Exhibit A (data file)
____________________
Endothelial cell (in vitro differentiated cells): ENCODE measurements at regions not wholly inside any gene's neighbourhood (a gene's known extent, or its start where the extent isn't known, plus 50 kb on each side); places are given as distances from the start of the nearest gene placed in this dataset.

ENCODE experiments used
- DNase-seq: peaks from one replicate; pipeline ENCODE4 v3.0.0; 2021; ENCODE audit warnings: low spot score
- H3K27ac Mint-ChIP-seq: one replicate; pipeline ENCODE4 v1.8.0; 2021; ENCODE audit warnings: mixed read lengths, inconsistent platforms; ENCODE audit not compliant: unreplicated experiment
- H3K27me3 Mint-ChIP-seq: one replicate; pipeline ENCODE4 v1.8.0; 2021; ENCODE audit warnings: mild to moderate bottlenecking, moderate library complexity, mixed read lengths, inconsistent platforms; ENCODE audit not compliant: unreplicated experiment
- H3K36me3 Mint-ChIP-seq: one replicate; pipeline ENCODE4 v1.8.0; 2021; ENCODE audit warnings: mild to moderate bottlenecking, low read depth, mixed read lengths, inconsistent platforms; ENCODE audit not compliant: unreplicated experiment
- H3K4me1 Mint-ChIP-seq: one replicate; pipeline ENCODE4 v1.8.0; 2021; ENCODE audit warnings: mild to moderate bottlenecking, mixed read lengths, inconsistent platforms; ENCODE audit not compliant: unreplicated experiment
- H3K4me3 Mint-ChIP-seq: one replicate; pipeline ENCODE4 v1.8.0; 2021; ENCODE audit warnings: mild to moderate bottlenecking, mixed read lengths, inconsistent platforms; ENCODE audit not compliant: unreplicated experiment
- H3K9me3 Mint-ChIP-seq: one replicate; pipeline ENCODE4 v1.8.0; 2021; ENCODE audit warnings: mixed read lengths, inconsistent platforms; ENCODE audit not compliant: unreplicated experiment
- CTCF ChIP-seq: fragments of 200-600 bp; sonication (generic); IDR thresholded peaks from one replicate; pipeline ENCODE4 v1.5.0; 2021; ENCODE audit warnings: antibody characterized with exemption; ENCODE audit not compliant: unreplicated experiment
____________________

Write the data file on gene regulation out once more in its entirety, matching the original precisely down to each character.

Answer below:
Endothelial cell (in vitro differentiated cells): ENCODE measurements at regions not wholly inside any gene's neighbourhood (a gene's known extent, or its start where the extent isn't known, plus 50 kb on each side); places are given as distances from the start of the nearest gene placed in this dataset.

ENCODE experiments used
- DNase-seq: peaks from one replicate; pipeline ENCODE4 v3.0.0; 2021; ENCODE audit warnings: low spot score
- H3K27ac Mint-ChIP-seq: one replicate; pipeline ENCODE4 v1.8.0; 2021; ENCODE audit warnings: mixed read lengths, inconsistent platforms; ENCODE audit not compliant: unreplicated experiment
- H3K27me3 Mint-ChIP-seq: one replicate; pipeline ENCODE4 v1.8.0; 2021; ENCODE audit warnings: mild to moderate bottlenecking, moderate library complexity, mixed read lengths, inconsistent platforms; ENCODE audit not compliant: unreplicated experiment
- H3K36me3 Mint-ChIP-seq: one replicate; pipeline ENCODE4 v1.8.0; 2021; ENCODE audit warnings: mild to moderate bottlenecking, low read depth, mixed read lengths, inconsistent platforms; ENCODE audit not compliant: unreplicated experiment
- H3K4me1 Mint-ChIP-seq: one replicate; pipeline ENCODE4 v1.8.0; 2021; ENCODE audit warnings: mild to moderate bottlenecking, mixed read lengths, inconsistent platforms; ENCODE audit not compliant: unreplicated experiment
- H3K4me3 Mint-ChIP-seq: one replicate; pipeline ENCODE4 v1.8.0; 2021; ENCODE audit warnings: mild to moderate bottlenecking, mixed read lengths, inconsistent platforms; ENCODE audit not compliant: unreplicated experiment
- H3K9me3 Mint-ChIP-seq: one replicate; pipeline ENCODE4 v1.8.0; 2021; ENCODE audit warnings: mixed read lengths, inconsistent platforms; ENCODE audit not compliant: unreplicated experiment
- CTCF ChIP-seq: fragments of 200-600 bp; sonication (generic); IDR thresholded peaks from one replicate; pipeline ENCODE4 v1.5.0; 2021; ENCODE audit warnings: antibody characterized with exemption; ENCODE audit not compliant: unreplicated experiment